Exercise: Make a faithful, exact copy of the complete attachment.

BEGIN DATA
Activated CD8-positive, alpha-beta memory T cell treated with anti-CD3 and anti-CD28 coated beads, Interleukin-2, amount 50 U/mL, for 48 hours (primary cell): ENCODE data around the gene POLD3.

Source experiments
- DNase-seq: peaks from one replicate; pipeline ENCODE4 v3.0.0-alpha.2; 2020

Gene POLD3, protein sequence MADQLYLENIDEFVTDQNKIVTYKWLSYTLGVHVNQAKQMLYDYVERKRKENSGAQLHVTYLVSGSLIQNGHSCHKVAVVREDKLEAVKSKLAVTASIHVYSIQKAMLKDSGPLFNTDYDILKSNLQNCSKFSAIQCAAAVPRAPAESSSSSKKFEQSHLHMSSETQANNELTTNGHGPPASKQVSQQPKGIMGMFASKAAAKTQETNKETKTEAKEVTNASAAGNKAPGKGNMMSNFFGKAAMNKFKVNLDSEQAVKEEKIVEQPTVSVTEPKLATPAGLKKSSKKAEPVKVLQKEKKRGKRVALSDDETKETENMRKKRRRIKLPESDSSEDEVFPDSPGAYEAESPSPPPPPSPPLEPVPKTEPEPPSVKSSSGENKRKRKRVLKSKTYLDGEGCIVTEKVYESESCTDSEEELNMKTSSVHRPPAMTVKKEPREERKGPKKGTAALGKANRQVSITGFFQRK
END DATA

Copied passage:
Activated CD8-positive, alpha-beta memory T cell treated with anti-CD3 and anti-CD28 coated beads, Interleukin-2, amount 50 U/mL, for 48 hours (primary cell): ENCODE data around the gene POLD3.

Source experiments
- DNase-seq: peaks from one replicate; pipeline ENCODE4 v3.0.0-alpha.2; 2020

Gene POLD3, protein sequence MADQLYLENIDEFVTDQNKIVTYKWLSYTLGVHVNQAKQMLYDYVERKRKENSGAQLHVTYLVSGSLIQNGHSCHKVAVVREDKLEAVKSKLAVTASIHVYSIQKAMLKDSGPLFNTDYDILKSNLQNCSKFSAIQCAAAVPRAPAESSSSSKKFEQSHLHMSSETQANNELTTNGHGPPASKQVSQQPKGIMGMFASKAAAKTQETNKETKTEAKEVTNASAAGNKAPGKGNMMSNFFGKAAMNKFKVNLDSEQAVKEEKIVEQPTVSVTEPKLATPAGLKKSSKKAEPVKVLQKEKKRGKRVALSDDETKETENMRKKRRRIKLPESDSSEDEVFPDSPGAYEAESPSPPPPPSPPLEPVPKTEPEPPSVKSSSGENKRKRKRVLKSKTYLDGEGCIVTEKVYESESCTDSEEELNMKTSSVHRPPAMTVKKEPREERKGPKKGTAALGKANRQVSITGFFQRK